Onto Genesis now.  My Dad often says that if anyone tells you they will treat you life family, you should get away from them as quickly as possible.  Jacob, his wives, and his relationship with his uncle/father-in-law is a prime example.  Rachel and Leah are upset and trying to outdo each other with having children.  Jacob is busy trying to trick Laban out of strong livestock.  Nobody seems grateful for what they have.  I think the hardest thing to understand is still the relationship between men and women.  We read that Jacob loved Rachel, but he goes and fathers children repeatedly with Leah, and two servant girls.  It makes no sense to me!

Sunday, March 20, 2011

Moving forward

We make New Year's resolutions each January.  We school teachers set new goals every August.  However, there are new beginnings every day.  The recent spring weather has me feeling like making some changes to issues that bother me, like the cleaners I use in my home.  I know they aren't safe for my cat or my son to be around, so why do I use them?  As I read Matthew 28, the last chapter in that book, I confirmed my thinking.  The Resurrection is something we can celebrate each day.  We don't have to wait until Easter.  My changes may be small, perhaps only household cleaners, but I get to celebrate a change that improves our lives.  Let's celebrate my new resolution!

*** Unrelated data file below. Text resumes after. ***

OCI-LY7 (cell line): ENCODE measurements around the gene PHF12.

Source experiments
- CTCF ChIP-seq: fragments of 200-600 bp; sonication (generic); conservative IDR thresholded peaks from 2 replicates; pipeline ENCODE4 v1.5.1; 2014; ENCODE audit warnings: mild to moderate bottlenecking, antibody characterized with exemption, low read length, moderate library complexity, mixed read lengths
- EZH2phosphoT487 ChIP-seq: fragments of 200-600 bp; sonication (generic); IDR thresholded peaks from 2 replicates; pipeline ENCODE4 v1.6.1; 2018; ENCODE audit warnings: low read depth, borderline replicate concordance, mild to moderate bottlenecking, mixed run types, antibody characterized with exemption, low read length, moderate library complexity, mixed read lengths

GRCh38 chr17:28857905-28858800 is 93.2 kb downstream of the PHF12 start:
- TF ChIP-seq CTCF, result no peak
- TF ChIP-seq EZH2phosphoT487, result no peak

Jacob's issues in Genesis 29 are nothing to celebrate!  He is tricked by his uncle so he will marry Leah instead of Rachel.  The problem is that Jacob has fallen in love with Rachel.  It is hard to feel too sorry for Jacob since he tricked his own father.  Lucky for him, he only had to work for 7 more years to get another wife!  I'm not sure my husband would work 7 years for me.  I'm fairly sure he would say no after my cleaning spree today.  He finally just left the house.  That was a wise choice on his part!

Saturday, March 19, 2011

New Ideas in Old Stories

Matthew 27 is the story of the crucifixion of Jesus.  I've heard this story since I was two years old.  When I read it this morning I was very distracted by my husband and my son.  They were running around playing and making a mess that I knew I would have to clean up later.  However, there were two ideas I read that were new to me.  I'm sure I've read them before, but I had never thought about them before.